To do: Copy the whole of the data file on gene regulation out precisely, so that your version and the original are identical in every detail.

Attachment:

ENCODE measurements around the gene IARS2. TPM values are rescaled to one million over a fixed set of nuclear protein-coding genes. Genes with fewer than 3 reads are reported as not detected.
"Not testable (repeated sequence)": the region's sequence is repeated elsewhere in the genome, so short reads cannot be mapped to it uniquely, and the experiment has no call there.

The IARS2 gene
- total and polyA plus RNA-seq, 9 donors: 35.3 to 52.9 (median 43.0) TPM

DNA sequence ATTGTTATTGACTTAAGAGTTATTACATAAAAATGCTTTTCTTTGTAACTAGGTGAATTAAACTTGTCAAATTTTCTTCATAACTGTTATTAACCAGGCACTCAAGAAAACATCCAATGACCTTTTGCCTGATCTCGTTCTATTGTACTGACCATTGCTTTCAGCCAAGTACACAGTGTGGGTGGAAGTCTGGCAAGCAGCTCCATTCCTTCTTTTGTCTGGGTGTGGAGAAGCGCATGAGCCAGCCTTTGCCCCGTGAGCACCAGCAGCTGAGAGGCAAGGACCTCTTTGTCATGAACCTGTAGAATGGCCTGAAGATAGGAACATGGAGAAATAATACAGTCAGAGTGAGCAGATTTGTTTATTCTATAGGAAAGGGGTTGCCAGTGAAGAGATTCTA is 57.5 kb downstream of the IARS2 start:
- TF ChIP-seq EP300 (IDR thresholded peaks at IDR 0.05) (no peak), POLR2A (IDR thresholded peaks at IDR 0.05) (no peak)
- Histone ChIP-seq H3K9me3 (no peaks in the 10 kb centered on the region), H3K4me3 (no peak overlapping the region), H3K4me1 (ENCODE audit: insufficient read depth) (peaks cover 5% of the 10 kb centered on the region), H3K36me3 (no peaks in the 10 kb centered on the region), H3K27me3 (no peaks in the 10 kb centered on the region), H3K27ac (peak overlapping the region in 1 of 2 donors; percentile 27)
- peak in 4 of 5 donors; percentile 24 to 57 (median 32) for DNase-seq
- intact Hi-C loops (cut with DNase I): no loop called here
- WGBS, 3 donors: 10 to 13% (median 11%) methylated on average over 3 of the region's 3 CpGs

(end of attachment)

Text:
ENCODE measurements around the gene IARS2. TPM values are rescaled to one million over a fixed set of nuclear protein-coding genes. Genes with fewer than 3 reads are reported as not detected.
"Not testable (repeated sequence)": the region's sequence is repeated elsewhere in the genome, so short reads cannot be mapped to it uniquely, and the experiment has no call there.

The IARS2 gene
- total and polyA plus RNA-seq, 9 donors: 35.3 to 52.9 (median 43.0) TPM

DNA sequence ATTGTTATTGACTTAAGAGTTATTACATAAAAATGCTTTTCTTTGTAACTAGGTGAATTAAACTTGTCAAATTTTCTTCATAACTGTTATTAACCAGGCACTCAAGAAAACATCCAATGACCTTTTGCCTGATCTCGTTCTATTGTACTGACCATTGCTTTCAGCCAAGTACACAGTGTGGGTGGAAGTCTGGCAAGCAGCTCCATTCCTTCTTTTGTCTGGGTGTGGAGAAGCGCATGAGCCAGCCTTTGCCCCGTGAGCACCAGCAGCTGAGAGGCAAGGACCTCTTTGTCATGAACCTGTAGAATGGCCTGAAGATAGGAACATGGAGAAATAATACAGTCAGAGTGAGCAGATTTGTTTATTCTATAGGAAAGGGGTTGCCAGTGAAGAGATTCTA is 57.5 kb downstream of the IARS2 start:
- TF ChIP-seq EP300 (IDR thresholded peaks at IDR 0.05) (no peak), POLR2A (IDR thresholded peaks at IDR 0.05) (no peak)
- Histone ChIP-seq H3K9me3 (no peaks in the 10 kb centered on the region), H3K4me3 (no peak overlapping the region), H3K4me1 (ENCODE audit: insufficient read depth) (peaks cover 5% of the 10 kb centered on the region), H3K36me3 (no peaks in the 10 kb centered on the region), H3K27me3 (no peaks in the 10 kb centered on the region), H3K27ac (peak overlapping the region in 1 of 2 donors; percentile 27)
- peak in 4 of 5 donors; percentile 24 to 57 (median 32) for DNase-seq
- intact Hi-C loops (cut with DNase I): no loop called here
- WGBS, 3 donors: 10 to 13% (median 11%) methylated on average over 3 of the region's 3 CpGs